The 24 Hour Urine Creatinine Clearance for Prediction of Glomerular Filtration Rate in Liver Cirrhosis Patients: Have We Considered All Elements?
To Cite :
M K, Singh
N. The 24 Hour Urine Creatinine Clearance for Prediction of Glomerular Filtration Rate in Liver Cirrhosis Patients: Have We Considered All Elements?,
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The correct estimation of renal function in patients with liver cirrhosis and chronic kidney disease (CKD) is difficult (
1, 2). Direct measurement of glomerular filtration rate (GFR) using exogenous markers (iohexol or iothalamate) is considered the reference to assess renal function in cirrhotic patients ( 1, 2). However, direct measurement of GFR is not available at all transplant centers. The 24 hour urine creatinine clearance (CrCl) is widely used to measure GFR, and is calculated by multiplying the ratio of urine creatinine (Cr) to plasma Cr by 24 hours urine volume. However CrCl has several limitations. Besides the problem with accurately timed urine collection, CrCl is reported to overestimate the true GFR in liver cirrhosis patients compared with the direct measurement of GFR ( 1, 2). A low plasma Cr secondary to liver disease and poor muscle mass may overestimate GFR using CrCl. In addition, the GFR overestimation is also reported to be due to over-secretion of Cr from renal tubules in proportion to glomerular filtration, especially at low GFR ( 1, 2). Conversely, we have found that the total amount of Cr excreted in cirrhotic patients is lower than the minimum expected Cr excretion in 24 hours urine (20 mg/kg/day in males and 15 mg/kg/day in females). Hence, when urine Cr excretion is low, CrCl may also on the contrary underestimate the true GFR. In a retrospective study, we evaluated the charts of 160 consecutive patients who underwent liver transplantation alone (LTA) at our center from January 2002 to December 2012. Out of these, 25 patients had CKD with pre-transplant estimated GFR values ≤ 60 ml/min/ 1.73 m2 calculated using 4-variable and 6-variable modification of diet in renal disease (MDRD) equations. The 24-hour urine CrCl was available in all 25 patients within a month pre-transplant. Ten patients were excluded from analysis as their collected urine volumes were either < 750 ml or > 3000 ml suggesting under- or over- collection of urine. In remaining 15 patients, mean observed urine Cr excretion was significantly lower than the minimum expected Cr excretion in 24 hour urine (1.28 ± 0.62 grams/day vs. 1.69 ± 0.43 grams/day; P = 0.04). In these 15 patients with CKD, there was no significant difference between CrCl and MDRD-4 (49.6 ± 23.5 vs. 41.7 ± 11.6 respectively, P = 0.63), and between CrCl and MDRD-6 (49.6 ± 23.5 vs. 37.2 ± 9.5, respectively, P = 0.19) pre-transplant. However, GFR values at three months post-transplant were significantly higher compared with their corresponding values pre-transplant (see Table 1). The lower urine Cr excretion in these patients is probably secondary to decreased Cr production due to poor muscle mass and liver disease. The improvement in e-GFR early post-transplant suggests that there is likely some hemodynamic component to CKD pre-transplant. It is reported that the CKD eventually gets worse overtime post-LTA due to calcineurin inhibitor therapy and other risk factors ( 3, 4). In our study, although we did not measure GFR directly, the improved GFR values early post-LTA likely reflect true pre-transplant GFR values. In conclusion, although CrCl has been reported to overestimate GFR in liver cirrhosis patients with CKD, a lower than expected 24 hour urine creatinine excretion may also cause underestimation of GFR.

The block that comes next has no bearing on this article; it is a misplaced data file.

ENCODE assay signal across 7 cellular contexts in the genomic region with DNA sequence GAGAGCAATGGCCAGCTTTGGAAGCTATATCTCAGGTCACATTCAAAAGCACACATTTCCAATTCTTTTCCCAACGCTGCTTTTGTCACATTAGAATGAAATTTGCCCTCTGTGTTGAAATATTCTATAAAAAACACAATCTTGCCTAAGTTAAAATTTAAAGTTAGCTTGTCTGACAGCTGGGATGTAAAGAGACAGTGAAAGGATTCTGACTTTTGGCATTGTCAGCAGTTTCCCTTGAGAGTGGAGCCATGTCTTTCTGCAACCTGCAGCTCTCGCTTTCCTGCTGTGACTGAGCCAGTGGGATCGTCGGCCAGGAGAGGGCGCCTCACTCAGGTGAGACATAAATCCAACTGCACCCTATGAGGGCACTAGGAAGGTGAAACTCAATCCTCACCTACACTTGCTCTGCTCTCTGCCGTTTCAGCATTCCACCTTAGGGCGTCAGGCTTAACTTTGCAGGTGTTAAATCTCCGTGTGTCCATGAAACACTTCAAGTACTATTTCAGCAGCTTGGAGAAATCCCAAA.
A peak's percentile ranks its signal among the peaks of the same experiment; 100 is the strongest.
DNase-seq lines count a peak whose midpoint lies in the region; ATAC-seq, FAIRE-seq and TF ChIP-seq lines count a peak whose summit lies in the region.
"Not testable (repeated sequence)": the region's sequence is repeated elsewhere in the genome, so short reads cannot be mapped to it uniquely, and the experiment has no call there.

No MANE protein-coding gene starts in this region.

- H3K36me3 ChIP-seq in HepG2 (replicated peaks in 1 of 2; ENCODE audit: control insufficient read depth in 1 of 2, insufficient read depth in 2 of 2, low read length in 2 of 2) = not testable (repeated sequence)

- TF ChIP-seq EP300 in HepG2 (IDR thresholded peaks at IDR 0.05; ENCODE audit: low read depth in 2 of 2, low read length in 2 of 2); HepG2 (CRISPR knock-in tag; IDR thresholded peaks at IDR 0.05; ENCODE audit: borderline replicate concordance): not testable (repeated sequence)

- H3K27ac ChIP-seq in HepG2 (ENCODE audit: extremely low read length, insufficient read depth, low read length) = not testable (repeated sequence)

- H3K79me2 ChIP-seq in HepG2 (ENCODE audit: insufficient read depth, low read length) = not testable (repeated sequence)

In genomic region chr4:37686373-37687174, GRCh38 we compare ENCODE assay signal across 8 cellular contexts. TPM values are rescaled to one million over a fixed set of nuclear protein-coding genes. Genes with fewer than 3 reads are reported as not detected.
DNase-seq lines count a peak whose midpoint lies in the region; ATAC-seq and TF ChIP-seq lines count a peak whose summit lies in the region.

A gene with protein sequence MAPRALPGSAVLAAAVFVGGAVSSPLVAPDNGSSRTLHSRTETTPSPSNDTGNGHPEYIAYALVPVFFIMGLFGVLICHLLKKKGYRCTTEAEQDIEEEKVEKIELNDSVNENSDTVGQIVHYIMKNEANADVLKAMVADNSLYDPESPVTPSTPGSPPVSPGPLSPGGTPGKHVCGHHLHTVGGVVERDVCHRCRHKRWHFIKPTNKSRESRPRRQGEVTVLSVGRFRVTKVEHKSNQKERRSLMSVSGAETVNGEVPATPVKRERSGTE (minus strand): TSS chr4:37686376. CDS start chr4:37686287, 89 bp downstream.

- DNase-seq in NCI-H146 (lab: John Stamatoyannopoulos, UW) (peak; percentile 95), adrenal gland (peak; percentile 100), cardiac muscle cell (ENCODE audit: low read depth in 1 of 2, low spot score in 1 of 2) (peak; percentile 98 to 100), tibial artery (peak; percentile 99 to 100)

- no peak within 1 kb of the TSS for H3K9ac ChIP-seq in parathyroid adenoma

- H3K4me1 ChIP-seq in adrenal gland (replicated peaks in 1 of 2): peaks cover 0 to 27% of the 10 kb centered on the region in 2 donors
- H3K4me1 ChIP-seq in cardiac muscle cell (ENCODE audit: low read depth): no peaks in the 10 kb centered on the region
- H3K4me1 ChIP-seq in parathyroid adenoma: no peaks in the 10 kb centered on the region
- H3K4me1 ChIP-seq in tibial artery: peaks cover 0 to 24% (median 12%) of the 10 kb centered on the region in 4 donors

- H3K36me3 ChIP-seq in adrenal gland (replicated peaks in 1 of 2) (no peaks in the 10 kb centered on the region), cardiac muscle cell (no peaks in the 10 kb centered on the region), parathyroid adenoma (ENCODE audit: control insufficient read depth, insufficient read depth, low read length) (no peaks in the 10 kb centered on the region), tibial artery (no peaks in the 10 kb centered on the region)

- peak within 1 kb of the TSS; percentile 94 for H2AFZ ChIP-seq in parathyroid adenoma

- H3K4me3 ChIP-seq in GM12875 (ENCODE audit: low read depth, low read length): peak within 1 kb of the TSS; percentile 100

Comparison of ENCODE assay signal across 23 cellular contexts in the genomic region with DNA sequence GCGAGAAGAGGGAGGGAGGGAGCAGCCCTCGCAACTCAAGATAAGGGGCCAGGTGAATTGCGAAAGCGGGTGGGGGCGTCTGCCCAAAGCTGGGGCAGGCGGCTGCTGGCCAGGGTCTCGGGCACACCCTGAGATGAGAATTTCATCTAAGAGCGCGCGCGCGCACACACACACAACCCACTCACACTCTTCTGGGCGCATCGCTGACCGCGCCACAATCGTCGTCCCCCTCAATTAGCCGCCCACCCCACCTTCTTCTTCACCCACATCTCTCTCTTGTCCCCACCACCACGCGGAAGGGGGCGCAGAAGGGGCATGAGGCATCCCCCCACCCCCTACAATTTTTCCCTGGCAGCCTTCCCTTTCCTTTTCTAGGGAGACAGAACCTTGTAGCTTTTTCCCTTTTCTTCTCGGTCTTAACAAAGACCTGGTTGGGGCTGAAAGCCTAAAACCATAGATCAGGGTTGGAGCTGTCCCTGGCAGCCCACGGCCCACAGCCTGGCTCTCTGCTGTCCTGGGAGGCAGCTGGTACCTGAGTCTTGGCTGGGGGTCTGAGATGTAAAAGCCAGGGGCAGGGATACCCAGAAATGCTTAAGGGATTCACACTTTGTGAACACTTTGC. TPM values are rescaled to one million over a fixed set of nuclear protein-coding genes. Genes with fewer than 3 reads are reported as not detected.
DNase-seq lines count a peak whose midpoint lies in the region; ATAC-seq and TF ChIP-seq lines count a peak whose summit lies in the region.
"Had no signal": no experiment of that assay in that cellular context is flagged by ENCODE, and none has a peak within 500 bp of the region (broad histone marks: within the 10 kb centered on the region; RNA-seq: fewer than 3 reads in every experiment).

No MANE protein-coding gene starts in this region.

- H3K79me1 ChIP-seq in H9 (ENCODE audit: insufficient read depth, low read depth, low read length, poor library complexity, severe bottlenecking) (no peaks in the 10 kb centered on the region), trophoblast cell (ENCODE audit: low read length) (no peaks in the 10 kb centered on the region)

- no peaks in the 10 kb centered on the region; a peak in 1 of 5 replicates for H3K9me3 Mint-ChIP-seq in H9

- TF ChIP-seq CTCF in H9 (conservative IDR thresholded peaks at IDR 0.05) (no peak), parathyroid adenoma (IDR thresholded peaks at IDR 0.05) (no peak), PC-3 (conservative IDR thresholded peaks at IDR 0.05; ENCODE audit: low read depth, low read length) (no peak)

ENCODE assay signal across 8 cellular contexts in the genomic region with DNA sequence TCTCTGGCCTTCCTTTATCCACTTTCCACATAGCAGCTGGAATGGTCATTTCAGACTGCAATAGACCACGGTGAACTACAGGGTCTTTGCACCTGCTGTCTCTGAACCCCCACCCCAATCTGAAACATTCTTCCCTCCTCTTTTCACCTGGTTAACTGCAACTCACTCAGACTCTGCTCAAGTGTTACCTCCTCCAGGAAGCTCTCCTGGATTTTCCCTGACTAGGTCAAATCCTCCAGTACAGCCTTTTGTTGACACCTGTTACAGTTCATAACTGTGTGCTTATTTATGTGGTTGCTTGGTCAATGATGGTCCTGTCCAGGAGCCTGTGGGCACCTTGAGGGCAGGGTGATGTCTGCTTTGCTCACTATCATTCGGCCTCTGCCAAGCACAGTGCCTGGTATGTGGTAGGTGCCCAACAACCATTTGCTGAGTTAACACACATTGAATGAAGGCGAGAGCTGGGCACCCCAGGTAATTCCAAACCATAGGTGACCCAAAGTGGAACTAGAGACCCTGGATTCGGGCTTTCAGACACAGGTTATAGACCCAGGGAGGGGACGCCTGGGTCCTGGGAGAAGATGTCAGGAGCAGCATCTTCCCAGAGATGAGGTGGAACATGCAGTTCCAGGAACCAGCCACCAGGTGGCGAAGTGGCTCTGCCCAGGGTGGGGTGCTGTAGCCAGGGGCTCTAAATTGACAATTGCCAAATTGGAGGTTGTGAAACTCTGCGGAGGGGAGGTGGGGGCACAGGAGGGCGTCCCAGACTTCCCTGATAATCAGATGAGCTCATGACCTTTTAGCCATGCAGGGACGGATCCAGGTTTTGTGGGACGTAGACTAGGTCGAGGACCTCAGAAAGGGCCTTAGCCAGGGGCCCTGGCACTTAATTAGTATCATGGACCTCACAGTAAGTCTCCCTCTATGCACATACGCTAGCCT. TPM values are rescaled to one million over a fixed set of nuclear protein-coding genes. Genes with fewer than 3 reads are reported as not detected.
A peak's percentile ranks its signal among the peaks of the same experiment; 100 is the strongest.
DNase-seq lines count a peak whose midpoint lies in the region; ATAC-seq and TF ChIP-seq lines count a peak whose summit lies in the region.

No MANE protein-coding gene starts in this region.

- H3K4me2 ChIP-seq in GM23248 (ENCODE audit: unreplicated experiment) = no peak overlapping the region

Table 1. Pre- and Post-Liver Transplant (LT) e-GFR Values in 25 Study Patients
e-GFR (ml/min/1.73m 2) Pre-LT 3 Months Post-LT P Value MDRD-4 41.9 ± 12.4 56.1 ± 20 0.016 MDRD-6 36.9 ± 10.4 52.3 ± 17.4 0.003